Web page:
The test sample, with the adhesive surface against a stainless steel panel, is uniformly pressed upon the panel. The panel is about 1% x 2". The strip of tape is aligned longitudinally on the panel, providing an area of contact between the panel and tape of two square inches. One end of the tape coincides with a top edge of the panel; the other end of the tape extends beyond the opposite edge of the panel. About 24 hours after attachment to the panel, the panel is attached to the vertical surface of a heated bar (160 15 P.) so that the portion of the tape sample not attached to the panel hangs freely therefrom in the plane of the tape sample. The panel and the tape sample are permitted to come to thermal equilibrium (approximately 15 minutes). A 1000 gram weight is attached to the bottom, free end of the tape sample and the time noted. The distance from the top edge of the panel to the top edge of the tape sample is periodically measured. The time for the tape to move one-half an inch from the top edge of the panel, based upon the increments of movement noted at regular time intervals, is the creep time. The creep ratio is the ratio of the creep time of the irradiated tape of this invention and the creep time of an unirradiated sample of the same tape.
Low intensity ultraviolet light Low pressure mercury vapor lamps are sources which provide ultraviolet light at relatively low intensities. Low pressure lamps may be of the hot cathode type or cold cathode type. The former type operate at lower voltages than the latter. Regardless of the type, all low pressure mercury vapor lamps operate at low lamp temperatures (usually not above 120 F.) and are sources of ultraviolet light principally in the region of about 2500 Angstrorns. For purposes of this invention low intensity light sources are those radiating light at an intensity no greater than about that provided by a cylindrical lamp source emitting up to a maximum of about 1 watt of light per inch of cylinder length of the lamp. Suitable lamp sources of this general character are the well known germicidal lamps and are available commercially under a variety of trade names.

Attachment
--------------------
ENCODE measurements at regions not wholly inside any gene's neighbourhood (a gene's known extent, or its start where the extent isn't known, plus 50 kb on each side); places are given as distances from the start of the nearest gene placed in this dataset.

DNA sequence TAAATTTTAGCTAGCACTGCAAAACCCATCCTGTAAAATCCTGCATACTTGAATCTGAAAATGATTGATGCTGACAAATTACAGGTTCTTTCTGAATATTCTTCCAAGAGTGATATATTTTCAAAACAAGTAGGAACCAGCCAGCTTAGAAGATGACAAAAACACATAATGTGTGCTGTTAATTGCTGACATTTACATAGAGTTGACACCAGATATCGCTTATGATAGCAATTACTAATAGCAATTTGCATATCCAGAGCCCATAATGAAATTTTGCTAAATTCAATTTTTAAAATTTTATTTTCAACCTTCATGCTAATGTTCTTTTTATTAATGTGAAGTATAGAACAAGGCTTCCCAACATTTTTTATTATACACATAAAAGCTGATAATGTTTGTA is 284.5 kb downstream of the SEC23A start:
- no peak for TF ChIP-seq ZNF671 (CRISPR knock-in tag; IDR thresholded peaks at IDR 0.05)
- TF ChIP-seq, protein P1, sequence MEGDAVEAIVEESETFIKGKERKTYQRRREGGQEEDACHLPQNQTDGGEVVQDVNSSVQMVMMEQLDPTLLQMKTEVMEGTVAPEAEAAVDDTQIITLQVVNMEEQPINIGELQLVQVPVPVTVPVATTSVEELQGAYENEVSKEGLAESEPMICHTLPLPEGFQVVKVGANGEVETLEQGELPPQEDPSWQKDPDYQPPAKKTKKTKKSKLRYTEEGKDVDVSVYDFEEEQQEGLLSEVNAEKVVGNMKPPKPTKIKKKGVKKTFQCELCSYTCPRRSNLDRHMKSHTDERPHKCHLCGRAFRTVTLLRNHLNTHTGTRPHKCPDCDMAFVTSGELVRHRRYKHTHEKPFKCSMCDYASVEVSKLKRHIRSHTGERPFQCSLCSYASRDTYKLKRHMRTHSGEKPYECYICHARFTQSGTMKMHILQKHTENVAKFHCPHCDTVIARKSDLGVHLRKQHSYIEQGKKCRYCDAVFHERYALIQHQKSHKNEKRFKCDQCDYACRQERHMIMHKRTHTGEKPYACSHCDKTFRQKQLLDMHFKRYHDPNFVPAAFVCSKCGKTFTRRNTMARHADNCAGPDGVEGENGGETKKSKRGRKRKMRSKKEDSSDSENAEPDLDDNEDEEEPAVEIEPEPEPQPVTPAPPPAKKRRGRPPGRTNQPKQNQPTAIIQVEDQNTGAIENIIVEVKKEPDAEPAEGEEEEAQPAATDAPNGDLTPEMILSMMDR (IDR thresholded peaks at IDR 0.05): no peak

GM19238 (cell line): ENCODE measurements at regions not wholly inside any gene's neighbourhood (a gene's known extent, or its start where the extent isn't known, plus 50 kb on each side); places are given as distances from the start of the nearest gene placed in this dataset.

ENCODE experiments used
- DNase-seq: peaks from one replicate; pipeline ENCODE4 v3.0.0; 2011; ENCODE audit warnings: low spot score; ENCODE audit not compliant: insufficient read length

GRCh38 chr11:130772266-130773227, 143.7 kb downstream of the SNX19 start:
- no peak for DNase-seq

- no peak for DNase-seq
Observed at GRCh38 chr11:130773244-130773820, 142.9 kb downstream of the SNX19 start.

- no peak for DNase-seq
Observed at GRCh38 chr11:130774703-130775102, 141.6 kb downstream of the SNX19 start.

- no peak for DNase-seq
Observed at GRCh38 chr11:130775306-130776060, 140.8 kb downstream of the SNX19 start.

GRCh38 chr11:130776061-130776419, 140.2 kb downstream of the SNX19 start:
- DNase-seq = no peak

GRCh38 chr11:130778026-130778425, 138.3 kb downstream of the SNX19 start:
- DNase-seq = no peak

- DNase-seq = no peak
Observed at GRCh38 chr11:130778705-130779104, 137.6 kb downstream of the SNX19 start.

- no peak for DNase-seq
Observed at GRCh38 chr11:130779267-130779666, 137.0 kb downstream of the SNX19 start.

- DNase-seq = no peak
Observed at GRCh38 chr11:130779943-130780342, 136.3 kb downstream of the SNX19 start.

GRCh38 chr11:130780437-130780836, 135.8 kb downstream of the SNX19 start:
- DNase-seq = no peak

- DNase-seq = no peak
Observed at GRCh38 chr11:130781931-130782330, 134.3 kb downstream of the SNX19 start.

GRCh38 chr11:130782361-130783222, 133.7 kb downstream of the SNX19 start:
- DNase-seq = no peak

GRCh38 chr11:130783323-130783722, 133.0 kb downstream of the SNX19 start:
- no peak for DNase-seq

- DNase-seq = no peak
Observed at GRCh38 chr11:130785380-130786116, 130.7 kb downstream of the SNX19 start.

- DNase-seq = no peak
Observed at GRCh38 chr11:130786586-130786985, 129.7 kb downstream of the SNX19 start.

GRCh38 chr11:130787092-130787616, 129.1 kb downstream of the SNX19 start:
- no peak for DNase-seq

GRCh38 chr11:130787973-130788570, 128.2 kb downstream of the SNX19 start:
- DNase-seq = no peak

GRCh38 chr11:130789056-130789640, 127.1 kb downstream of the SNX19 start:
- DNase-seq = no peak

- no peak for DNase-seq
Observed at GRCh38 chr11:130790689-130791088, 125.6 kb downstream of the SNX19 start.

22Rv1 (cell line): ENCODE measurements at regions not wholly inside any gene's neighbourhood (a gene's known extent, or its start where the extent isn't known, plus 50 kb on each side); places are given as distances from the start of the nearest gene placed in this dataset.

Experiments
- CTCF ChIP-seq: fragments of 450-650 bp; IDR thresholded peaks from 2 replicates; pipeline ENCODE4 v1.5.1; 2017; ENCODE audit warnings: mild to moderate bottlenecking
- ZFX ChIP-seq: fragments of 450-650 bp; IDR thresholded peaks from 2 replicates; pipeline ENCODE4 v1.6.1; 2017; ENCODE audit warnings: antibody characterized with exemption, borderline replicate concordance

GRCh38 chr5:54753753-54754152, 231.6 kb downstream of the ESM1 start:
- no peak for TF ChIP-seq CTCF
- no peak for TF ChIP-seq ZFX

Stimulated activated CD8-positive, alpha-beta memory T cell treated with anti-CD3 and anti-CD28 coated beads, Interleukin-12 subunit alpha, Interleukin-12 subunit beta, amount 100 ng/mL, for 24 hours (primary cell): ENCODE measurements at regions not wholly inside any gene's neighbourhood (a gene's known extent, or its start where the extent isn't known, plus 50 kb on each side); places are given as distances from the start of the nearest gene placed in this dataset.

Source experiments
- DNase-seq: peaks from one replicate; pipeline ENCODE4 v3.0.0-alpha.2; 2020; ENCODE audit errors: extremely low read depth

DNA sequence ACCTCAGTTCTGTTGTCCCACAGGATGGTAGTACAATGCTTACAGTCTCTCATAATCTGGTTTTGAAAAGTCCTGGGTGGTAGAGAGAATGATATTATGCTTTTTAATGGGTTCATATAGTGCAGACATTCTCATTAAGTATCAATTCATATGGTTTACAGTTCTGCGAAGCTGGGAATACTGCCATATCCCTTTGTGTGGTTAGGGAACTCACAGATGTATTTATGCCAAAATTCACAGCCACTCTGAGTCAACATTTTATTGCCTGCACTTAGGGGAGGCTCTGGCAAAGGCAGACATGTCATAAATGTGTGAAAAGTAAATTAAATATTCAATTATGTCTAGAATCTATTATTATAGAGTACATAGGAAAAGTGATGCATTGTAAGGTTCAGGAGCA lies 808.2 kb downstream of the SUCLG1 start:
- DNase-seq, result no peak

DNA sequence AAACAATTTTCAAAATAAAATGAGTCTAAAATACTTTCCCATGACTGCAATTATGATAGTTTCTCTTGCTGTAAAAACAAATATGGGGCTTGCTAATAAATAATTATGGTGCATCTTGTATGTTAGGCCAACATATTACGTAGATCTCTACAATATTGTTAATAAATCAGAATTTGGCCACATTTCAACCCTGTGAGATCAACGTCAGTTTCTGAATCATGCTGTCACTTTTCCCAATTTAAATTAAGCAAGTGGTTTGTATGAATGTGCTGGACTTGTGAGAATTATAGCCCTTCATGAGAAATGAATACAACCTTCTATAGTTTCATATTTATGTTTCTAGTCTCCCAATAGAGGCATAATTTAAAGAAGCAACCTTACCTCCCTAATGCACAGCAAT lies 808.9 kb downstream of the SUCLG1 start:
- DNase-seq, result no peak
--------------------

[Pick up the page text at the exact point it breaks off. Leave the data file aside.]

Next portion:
Irradiation of pressure-sensitive adhesives with the low intensity sources of ultraviolet light require radiation times of at least one minute to produce a significant improvement in the cohesive strength of the adhesive. When exposed to the field of light in an air atmosphere, the adhesive must contain a sensitizing agent. The sensitizing agent is not necessary when oxygen is excluded from the surface of the adhesive during irradiation; however, the sensitizing agent does serve to accelerate the reaction occurring in the adhesive which produces an increase in creep resistance regardless of the presence or absence of oxygen. Generally, the period of exposure to the field of light radiated by a low intensity lamp source need not exceed about -15 minutes. This is illustrated in the following example.
The ultraviolet light source was a General Electric low pressure mercury vapor germicidal lamp (GT8). The lamp was 18" long and 1 in diameter. The rated total ultraviolet output, principally in the 2537 Angstrom wavelength region, was 3.6 Watts (about ,2 watts of ultraviolet light energy per inch of lamp length).